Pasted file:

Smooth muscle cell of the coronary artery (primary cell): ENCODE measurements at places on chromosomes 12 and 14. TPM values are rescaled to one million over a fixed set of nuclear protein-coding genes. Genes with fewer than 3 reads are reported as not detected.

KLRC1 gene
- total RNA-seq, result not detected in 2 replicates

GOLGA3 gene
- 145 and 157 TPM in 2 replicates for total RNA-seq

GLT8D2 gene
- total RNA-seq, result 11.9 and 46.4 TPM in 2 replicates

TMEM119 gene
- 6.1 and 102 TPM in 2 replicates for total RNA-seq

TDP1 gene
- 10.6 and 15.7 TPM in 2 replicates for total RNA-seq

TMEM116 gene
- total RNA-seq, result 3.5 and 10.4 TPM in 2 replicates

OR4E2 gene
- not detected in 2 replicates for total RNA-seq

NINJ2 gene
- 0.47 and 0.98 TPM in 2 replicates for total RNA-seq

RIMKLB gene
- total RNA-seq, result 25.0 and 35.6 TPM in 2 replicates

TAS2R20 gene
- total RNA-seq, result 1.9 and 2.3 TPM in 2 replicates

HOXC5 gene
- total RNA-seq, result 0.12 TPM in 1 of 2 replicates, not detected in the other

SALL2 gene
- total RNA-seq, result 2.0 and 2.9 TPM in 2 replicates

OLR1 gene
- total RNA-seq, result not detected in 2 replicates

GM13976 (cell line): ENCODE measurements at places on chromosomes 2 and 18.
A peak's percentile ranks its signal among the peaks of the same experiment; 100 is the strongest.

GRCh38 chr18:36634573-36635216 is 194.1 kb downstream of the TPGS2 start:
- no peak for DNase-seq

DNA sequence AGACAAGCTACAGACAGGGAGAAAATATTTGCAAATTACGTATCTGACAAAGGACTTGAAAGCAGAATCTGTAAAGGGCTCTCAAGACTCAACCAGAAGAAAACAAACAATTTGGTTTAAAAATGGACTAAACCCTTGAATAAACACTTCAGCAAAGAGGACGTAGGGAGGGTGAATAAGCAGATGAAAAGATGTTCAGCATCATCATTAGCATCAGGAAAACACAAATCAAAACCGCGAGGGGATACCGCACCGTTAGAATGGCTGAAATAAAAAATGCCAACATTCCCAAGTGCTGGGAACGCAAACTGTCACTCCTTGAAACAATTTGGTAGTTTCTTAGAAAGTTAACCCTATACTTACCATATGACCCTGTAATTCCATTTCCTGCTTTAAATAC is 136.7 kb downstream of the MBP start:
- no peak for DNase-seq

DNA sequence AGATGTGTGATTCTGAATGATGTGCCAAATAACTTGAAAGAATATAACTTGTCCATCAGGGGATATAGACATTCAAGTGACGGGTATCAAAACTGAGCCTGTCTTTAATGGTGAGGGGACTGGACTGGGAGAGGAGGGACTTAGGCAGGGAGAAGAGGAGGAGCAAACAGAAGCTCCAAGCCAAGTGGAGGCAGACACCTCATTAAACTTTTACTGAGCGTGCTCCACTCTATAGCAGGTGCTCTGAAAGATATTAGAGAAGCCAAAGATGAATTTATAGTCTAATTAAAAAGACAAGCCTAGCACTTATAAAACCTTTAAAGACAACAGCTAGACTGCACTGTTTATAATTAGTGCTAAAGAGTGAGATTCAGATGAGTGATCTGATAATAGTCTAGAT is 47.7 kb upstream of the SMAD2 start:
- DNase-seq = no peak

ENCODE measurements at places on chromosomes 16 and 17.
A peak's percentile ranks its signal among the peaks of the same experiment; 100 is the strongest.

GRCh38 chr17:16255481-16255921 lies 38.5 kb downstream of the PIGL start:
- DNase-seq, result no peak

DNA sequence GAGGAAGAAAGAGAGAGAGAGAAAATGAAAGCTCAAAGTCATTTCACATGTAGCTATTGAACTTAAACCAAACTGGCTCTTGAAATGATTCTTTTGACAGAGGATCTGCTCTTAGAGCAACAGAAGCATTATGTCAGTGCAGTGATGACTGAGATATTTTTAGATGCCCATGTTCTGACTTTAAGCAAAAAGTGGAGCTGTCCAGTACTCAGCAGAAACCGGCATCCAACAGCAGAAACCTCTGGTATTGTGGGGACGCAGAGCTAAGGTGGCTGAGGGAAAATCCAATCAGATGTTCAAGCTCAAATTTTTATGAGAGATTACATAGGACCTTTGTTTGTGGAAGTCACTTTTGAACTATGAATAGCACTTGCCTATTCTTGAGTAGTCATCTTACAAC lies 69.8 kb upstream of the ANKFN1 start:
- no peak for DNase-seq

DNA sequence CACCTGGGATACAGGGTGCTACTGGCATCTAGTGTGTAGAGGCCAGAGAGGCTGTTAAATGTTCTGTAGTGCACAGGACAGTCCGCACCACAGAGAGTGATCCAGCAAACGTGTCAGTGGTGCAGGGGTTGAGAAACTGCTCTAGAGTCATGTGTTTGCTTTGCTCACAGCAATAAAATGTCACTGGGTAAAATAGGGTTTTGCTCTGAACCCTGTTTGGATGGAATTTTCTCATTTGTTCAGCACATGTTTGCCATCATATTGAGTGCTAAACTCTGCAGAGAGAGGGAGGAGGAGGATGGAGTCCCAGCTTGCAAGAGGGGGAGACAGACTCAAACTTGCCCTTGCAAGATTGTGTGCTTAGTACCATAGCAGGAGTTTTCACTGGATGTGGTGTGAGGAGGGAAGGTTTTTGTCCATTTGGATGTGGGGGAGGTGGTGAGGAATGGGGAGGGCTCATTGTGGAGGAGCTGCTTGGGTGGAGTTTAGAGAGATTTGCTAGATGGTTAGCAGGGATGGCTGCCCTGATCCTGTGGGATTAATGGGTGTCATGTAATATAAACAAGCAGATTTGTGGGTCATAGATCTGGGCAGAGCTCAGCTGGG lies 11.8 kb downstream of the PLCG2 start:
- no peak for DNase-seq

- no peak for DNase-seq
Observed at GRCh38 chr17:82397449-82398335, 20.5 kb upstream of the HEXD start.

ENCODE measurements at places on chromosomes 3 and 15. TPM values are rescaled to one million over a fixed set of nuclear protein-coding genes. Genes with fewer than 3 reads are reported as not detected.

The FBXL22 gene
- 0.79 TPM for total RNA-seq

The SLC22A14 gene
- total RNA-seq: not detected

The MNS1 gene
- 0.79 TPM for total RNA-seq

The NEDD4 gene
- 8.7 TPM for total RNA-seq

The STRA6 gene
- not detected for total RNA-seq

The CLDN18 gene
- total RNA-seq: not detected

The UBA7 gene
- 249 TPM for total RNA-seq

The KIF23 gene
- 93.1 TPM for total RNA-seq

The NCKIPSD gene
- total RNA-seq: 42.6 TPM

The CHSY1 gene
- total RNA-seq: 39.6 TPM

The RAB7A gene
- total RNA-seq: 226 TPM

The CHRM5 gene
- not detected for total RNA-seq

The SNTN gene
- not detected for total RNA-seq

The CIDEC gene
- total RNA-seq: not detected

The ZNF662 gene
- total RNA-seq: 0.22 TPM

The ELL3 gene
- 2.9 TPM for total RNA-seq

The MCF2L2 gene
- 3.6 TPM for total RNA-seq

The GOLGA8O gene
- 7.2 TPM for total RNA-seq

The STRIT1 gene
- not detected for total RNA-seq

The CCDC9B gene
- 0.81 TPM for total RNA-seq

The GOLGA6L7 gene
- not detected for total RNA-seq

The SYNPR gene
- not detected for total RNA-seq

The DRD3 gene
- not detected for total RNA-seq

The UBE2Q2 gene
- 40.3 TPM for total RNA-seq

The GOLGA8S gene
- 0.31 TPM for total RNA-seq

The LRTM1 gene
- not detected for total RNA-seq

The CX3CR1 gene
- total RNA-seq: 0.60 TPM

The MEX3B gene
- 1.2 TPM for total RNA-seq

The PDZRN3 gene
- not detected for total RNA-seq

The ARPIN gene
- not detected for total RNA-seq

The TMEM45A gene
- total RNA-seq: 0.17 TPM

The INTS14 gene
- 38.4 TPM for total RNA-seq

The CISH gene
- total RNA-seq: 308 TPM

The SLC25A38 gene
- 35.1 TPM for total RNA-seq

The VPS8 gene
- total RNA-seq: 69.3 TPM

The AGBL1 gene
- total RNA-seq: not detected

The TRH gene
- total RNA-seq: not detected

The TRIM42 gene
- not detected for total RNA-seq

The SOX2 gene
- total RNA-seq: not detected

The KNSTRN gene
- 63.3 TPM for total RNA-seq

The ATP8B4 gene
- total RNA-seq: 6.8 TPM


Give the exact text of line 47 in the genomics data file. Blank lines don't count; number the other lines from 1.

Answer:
The FBXL22 gene